The concept of a protective mask against chemical assault dates back over 500 decades, to Leonardo da Vinci (Smart, 1997). From the mid-nineteenth century, protective masks were proposed in the United States and Europe for both military and industrial use.
The modern gas mask was developed by the Germans with sodium thiosulfate- and bicarbonate-soaked pads, and it was used during World War I (Joy, 1997). The English and French soon followed with their own variations of gas masks (Joy, 1997). You can check out this link to find different types of gas mask available today.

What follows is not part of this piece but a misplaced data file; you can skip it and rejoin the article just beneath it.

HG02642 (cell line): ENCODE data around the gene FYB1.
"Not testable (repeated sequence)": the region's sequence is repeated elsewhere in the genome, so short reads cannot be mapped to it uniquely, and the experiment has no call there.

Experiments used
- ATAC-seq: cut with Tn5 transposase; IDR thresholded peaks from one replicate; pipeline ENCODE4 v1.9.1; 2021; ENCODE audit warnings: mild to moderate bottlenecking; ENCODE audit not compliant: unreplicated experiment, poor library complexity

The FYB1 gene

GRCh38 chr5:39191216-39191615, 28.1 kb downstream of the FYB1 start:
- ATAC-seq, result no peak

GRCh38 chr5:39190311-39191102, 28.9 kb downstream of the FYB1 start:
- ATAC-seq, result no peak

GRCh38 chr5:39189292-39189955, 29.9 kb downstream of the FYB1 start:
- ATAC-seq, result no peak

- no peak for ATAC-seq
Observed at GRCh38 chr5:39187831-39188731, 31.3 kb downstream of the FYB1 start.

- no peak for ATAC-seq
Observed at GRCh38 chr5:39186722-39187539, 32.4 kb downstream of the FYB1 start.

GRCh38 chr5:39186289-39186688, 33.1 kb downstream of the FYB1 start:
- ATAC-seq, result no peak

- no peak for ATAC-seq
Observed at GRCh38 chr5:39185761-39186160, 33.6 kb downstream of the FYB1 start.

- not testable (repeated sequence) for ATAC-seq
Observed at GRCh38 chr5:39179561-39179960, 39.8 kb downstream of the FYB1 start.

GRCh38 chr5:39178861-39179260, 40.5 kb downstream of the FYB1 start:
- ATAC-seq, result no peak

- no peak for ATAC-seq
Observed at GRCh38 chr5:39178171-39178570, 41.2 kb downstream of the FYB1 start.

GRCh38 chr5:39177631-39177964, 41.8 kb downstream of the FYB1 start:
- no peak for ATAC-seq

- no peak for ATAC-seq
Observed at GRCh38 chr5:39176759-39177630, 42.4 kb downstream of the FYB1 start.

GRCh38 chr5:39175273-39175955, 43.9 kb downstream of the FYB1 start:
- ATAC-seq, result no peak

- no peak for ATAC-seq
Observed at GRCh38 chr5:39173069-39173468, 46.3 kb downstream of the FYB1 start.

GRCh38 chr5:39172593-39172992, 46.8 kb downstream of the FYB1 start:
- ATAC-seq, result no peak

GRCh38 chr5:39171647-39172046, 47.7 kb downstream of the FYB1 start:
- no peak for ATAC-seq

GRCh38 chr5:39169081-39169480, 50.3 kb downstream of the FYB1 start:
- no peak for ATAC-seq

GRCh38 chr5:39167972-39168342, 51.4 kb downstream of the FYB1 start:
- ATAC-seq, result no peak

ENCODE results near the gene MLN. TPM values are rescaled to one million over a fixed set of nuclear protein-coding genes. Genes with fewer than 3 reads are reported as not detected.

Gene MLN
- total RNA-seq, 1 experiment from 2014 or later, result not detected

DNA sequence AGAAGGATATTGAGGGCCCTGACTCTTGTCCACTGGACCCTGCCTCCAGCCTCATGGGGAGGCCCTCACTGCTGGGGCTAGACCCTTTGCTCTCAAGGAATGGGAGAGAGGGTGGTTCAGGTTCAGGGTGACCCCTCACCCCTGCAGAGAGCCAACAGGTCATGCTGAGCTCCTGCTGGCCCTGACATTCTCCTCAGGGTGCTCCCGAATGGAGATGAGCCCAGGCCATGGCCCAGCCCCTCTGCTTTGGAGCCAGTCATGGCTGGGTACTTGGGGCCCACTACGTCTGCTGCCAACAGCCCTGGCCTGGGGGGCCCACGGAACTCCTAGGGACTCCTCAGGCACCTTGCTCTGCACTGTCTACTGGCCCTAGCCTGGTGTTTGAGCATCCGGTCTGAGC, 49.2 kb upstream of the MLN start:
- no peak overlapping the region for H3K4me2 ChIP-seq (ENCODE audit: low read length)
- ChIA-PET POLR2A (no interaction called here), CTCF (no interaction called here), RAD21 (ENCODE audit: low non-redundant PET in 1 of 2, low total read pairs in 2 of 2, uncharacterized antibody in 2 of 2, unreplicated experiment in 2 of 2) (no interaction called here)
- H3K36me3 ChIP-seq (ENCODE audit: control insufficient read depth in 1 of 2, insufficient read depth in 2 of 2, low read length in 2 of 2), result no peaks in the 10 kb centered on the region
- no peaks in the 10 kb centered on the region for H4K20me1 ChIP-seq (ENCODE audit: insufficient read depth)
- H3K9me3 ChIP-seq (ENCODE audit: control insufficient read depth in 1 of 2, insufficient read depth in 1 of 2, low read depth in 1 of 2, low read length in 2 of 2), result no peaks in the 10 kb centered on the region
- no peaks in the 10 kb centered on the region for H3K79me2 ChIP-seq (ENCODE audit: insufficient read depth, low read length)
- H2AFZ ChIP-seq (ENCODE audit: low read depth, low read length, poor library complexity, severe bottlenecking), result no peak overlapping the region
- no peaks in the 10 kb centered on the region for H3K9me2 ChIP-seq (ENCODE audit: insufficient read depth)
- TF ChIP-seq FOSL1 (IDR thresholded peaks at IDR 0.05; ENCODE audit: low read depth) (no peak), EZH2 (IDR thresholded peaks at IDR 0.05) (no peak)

In 1916, the Germans introduced a mask that incorporated a canister through which the soldiers breathed (Joy, 1997). Initially, the American forces in World War I utilized gas masks obtained from allies fighting in the war (Smart, 1997). In 1918, the Americans introduced Richardson, Flory, and Kops (RFK) mask, a modified variant of the British mask.
Moreover, masks were developed for the animals, such as horses, that supported the war efforts. Decontamination efforts during World War I were rudimentary and included chemical neutralization and aeration of clothes and gear. Even though the need to find chemical agents was clearly identified, hardly any progress was made during World War I.